How the States are Handling Health Insurance

There are many proposed and approved changes to our health care system at both the state update health insurancefederal and state levels, which may impact the cancer community. If you don’t live in one of these states, it’s important to know that these changes could come to your state next.

Health Insurance Marketplace Data:

We have heard a lot in the news about how the plans in the Health Insurance Marketplace are more expensive this year. The final enrollment report just came out and it showed that 7.5 million people qualified for financial assistance to purchase their plan. The average monthly premium for those plans was $89. This is actually less than the average from 2017, which was $107. Also, more people were able to get better coverage for less money, choosing more gold plans than last year. For example, in Wyoming, in 2018, 46% of plans chosen were gold, compared to 3% in 2017.

Other National News:

  1. The IRS has made some changes to Health Savings Accounts (HSAs). If you have an HSA, read more hereabout the changes to avoid any penalties and other IRS news.
  2. A new survey finds that 44% of people surveyed said they didn’t go to a doctor when they were sick or injured last year because of cost. 30% of people said that they had to choose between medical care and paying for basic necessities (food, heating, housing, etc.). And, 39% of people didn’t go to a dentist last year when they needed treatment. Read more here.
  3. Nearly 1 in 5 Americans has crippling medical debt. Medical debt is still the leading cause of personal bankruptcy in the United States. RIP Medical Debt is an organization that uses donations to purchase debt portfolios from collection agencies, to help people who need it the most. While you cannot apply to have your debt forgiven through RIP Medical Debt, there is an opportunity to add your name to their Debt Forgiveness Registry. If RIP Medical Debt is able to have your debt forgiven, they will notify you. Read more here.

Hawaii:

The Governor of Hawaii signed a bill that would allow physicians to prescribe life-ending medication to terminally ill patients. Adult patients who are terminally ill have to meet strict guidelines to get the medication, including:

  • Meeting with a counselor who must determine that the patient isn’t suffering from conditions that may interfere with decision-making, such as a lack of treatment for depression;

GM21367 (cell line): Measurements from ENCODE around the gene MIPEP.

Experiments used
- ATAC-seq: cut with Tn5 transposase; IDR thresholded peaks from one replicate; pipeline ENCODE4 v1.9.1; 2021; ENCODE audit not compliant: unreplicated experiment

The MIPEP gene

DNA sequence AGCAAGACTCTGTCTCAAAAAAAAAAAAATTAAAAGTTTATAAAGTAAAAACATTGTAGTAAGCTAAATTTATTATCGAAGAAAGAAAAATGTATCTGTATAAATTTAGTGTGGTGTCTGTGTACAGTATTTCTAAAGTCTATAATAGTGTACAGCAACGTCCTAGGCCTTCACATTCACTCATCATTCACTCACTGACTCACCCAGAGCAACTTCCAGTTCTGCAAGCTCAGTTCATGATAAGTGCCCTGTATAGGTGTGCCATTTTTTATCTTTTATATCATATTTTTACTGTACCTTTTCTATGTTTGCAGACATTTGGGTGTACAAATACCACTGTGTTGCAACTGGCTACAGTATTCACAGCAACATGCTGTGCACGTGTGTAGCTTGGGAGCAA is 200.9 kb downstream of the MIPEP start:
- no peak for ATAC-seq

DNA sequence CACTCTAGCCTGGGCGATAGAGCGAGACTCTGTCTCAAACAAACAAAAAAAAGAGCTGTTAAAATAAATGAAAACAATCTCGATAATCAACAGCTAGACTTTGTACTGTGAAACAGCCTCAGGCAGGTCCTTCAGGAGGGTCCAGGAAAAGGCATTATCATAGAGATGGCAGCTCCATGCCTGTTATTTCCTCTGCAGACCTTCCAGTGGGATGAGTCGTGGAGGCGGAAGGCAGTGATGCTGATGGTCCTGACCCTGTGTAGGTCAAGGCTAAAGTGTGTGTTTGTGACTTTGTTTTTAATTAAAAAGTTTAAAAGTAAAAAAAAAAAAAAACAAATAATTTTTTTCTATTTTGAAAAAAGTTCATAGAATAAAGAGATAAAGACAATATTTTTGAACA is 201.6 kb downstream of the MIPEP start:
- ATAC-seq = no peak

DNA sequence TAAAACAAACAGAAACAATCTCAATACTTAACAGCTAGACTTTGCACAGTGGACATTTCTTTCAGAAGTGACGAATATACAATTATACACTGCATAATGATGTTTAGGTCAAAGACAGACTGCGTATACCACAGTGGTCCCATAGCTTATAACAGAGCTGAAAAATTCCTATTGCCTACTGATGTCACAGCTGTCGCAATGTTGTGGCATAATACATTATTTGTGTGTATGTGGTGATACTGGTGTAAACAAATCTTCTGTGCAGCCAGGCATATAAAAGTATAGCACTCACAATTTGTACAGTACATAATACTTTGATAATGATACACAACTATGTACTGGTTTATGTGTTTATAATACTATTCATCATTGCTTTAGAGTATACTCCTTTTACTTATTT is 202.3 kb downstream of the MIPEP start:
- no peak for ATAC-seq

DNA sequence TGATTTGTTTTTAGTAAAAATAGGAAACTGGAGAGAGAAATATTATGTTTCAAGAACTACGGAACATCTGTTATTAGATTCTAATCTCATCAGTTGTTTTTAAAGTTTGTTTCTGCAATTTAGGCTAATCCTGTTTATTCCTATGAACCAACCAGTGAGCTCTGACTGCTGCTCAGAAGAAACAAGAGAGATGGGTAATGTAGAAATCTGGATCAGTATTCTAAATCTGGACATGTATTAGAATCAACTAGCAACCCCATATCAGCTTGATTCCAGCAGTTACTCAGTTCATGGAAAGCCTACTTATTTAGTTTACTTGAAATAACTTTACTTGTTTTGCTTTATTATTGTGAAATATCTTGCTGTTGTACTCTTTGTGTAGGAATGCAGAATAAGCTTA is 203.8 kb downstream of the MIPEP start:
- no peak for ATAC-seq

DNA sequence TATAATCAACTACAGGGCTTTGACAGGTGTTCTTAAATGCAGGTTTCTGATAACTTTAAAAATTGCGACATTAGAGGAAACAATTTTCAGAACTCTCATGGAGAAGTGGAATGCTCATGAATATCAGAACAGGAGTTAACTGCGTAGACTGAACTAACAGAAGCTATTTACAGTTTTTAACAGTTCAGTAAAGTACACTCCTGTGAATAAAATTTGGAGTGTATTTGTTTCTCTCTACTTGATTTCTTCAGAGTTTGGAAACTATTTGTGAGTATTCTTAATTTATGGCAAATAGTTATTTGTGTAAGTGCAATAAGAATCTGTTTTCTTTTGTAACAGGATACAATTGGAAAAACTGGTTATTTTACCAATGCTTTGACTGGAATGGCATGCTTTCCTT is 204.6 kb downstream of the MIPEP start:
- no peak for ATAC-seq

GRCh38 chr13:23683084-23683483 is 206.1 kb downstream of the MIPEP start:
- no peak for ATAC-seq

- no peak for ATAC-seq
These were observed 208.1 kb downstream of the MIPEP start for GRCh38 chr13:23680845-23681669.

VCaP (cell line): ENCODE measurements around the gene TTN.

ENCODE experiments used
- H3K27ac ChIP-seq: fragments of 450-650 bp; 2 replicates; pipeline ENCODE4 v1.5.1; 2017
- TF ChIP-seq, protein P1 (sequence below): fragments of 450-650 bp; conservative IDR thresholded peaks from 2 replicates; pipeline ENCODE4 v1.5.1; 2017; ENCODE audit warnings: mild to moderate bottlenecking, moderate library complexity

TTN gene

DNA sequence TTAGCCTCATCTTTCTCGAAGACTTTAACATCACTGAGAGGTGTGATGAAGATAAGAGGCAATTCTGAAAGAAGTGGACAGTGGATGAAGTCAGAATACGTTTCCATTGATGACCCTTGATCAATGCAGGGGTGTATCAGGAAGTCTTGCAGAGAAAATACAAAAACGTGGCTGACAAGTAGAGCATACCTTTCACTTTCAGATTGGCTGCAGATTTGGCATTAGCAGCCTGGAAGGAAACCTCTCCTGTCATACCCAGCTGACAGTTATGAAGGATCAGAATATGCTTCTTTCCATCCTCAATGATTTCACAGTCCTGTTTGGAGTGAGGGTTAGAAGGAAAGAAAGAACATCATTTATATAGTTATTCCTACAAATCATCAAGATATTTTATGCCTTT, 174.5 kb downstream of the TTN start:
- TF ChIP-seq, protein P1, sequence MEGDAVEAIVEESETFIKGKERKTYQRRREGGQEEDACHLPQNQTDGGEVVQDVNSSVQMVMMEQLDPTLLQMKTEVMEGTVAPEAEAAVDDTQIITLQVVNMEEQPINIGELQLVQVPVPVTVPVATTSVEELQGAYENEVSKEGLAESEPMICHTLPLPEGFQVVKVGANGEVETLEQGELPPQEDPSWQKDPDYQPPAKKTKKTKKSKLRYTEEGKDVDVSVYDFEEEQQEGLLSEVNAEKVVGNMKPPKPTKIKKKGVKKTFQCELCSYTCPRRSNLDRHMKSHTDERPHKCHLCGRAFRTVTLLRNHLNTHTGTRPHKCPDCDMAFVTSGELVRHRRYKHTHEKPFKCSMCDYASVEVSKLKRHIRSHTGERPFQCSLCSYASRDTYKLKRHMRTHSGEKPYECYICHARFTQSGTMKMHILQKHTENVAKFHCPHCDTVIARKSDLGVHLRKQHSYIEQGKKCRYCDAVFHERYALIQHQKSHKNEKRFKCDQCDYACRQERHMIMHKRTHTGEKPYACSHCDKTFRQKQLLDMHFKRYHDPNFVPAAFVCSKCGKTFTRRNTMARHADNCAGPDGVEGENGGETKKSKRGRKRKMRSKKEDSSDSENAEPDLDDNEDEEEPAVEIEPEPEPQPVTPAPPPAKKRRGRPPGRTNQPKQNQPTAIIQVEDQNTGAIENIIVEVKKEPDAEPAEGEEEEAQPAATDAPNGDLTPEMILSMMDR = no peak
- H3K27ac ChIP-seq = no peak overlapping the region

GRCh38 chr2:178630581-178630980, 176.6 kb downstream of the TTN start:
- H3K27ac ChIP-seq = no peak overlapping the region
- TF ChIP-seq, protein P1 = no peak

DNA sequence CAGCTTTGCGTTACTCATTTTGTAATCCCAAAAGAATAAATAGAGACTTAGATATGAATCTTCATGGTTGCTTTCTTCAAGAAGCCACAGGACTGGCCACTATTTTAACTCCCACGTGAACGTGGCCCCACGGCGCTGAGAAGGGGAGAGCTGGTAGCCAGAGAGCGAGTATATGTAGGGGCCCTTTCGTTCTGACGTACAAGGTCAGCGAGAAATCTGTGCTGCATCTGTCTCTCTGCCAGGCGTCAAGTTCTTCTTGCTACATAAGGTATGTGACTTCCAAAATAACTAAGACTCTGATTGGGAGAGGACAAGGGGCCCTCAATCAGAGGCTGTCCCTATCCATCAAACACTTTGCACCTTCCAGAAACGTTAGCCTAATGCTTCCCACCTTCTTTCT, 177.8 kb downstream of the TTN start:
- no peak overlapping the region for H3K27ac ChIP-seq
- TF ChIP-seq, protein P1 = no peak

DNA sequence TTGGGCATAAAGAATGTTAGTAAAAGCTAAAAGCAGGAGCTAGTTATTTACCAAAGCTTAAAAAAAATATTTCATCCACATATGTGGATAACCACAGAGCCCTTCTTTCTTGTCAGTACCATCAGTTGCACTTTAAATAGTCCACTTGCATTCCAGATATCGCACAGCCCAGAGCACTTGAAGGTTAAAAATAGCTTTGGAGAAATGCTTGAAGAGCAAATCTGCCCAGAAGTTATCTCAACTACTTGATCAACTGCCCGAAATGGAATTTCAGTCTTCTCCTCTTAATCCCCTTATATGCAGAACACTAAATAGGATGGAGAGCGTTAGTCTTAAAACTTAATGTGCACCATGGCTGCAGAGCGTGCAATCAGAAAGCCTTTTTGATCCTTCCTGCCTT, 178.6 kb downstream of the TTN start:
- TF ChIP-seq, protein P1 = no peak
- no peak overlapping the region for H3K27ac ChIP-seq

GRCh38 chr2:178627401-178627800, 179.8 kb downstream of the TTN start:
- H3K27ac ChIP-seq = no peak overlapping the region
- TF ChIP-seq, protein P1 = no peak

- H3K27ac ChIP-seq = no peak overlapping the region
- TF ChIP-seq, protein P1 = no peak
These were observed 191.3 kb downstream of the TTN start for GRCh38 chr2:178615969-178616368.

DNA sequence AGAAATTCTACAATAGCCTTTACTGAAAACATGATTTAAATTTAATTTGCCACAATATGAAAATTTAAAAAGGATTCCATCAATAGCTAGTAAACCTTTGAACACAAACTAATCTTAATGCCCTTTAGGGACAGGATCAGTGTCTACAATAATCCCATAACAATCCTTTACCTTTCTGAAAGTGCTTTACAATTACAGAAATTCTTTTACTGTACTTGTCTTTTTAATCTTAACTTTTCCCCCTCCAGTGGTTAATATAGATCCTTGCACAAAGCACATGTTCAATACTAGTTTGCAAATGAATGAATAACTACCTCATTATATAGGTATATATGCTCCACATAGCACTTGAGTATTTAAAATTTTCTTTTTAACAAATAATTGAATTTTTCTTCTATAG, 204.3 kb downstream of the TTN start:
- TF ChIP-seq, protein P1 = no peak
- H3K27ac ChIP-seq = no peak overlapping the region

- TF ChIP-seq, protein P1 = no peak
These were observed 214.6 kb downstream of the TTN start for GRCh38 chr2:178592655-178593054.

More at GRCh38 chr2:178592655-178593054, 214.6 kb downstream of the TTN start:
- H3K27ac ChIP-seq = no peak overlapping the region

• Making two oral requests for the medication, with a 20-day waiting period in between, and sign a written request witnessed by two people, one of whom can’t be a relative; and
  • Two doctors have to confirm the patient’s diagnosis, prognosis, ability to make decisions, and that the request is voluntary. They must also agree that the patent has less than six months to live.

Hawaii joins California, Colorado, Oregon, Vermont, Washington, and the District of Columbia, which have death with dignity laws. Click herefor more information about state laws. Hawaii’s bill takes effect January 1, 2019.

Maine:

In November, voters in Maine passed a proposition to expand Medicaid coverage in Maine, under the ACA.  The state legislature has actually passed Medicaid expansion laws 5 times since the ACA was signed into law on March 23, 2010. Each time, the Governor of Maine, Paul LePage, vetoed the expansion. When the voters approved Medicaid expansion, the Governor immediately said he would not implement it, unless lawmakers in Maine came up with the money to pay for Medicaid expansion without raising any taxes. The Governor had a deadline of April 3, 2018. to submit an expansion proposal to the federal government for approval.  But April 3rdhas come and gone and there has been no action. It is now up to legislature to figure out how to handle the funding. Expansion is supposed to begin July 2, 2018. Read more about Medicaid in Maine here.

Massachusetts:

Read this articleabout the paid family and medical leave proposal currently being discussed by the state legislature.  If the legislature doesn’t approve a plan, then advocacy groups are working to get a voter proposition on the November ballot.

Paid Family leave programs are also being discussed in Connecticut and New Hampshire.

 Iowa:

Governor Kim Reynolds has signed a bill to let the Iowa Farm Bureau Federation and Wellmark Blue Cross & Blue Shield sell health insurance plans. These “health benefit plans” would not be deemed “insurance,” so they are able to deny coverage or charge more for people with pre-existing conditions and would not be subject to regulation by the Iowa Insurance Division. With the change of a word, consumers lose access to many protections, especially those with serious medical conditions.

Many states are looking at this as an option. Tennesseewas actually the first state to allow farm bureau plans to be carved out of insurance protections.  These plans can ask people about their pre-existing conditions on the application, and reject people it expects to have high medical costs.

Utah: